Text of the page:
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As Twitter looks for more and more ways to turn its massive user base into revenue and profit, the company is expanding the options available to a select few who are trying out its self-service ad system.
Twitter announced Monday that it has further refined its targeting options for self-service advertisers on Twitter, allowing companies to advertise specifically to people based on the accounts that they follow. While Twitter’s self-service advertising product is still in beta since its launch about a year ago, Twitter is clearly focused on improving and refining the product before it opens it up to everyone.
Advertising is key to Twitter’s monetization strategy, and as the company refines its leadership and prepares for a potential IPO, nailing the type of service that Google used to make its advertising platform will be key. We’ll be discussing the future of digital advertising on several panels in April at our PaidContent Live conference in New York.
So, for instance, if I follow @UNC_Basketball on Twitter, I might start seeing more promoted tweets geared specifically toward UNC fans, since Twitter will allow advertisers to serve ads up to specific audiences based on the accounts they follow. Advertisers have always had their promoted tweets matched with appropriate interest groups, but the improved targeting will give advertisers more controls to pick the audience. Twitter explained how it works in a blog post:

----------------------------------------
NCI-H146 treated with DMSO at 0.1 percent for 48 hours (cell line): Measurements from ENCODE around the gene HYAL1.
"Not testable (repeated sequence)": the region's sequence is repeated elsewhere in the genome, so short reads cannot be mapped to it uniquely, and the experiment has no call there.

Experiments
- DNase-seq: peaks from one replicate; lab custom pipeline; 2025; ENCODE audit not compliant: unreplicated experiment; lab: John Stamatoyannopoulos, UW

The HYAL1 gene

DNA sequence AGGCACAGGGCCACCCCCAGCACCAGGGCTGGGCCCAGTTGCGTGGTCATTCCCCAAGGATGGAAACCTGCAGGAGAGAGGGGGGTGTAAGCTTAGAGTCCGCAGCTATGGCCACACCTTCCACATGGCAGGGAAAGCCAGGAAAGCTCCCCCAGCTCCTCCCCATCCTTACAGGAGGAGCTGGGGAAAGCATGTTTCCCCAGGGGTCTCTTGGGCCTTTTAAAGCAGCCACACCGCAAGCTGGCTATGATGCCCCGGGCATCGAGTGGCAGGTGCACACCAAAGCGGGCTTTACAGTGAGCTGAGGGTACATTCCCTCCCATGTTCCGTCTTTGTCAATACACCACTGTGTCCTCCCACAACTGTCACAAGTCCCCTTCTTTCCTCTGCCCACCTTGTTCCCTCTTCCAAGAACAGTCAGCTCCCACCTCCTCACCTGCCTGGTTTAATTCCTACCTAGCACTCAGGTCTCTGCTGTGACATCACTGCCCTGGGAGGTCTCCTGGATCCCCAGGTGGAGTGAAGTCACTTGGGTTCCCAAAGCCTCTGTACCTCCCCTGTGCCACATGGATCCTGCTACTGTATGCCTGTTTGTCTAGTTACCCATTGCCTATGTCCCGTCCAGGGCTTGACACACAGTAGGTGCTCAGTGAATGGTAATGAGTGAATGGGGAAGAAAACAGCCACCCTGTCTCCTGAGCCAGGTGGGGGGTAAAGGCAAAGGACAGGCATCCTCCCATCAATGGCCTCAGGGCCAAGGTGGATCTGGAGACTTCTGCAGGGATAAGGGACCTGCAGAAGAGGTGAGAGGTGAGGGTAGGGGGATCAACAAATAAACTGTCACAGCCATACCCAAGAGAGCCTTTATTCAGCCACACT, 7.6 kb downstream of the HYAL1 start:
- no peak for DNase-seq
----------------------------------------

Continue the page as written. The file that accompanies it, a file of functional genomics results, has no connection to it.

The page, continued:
“Our self-service advertisers can now target interests in two specific ways. First, they can target users with the same interests as followers of @usernames. For example, if a golf pro shop were promoting itself, it might target users who are similar to those who follow @GolfDigestMag, @GolfChannel or even a former professional golfer like Annika Sorenstam (@ANNIKA59).”
The company will also allow advertisers to target particular platforms like Android phones, giving them greater flexibility in where promoted tweets appear and to which user, and target ads around a user’s gender. Advertisers will also be able to pick from generic interest categories as well:
“They can also choose from a wide-ranging list of over 350 interest categories—from auto racing to birdwatching (or in this case, golf). By targeting people’s interests, advertisers can tailor their messages to reach those most likely to engage with them.”
Users who want to pay for ads on Twitter will now also have access to a more advanced set of tools if they want a larger-scale advertising campaign on the platform, likely for bigger businesses using the service.
This post was updated at 1:18 PST to clarify how companies can target promoted tweets to particular groups.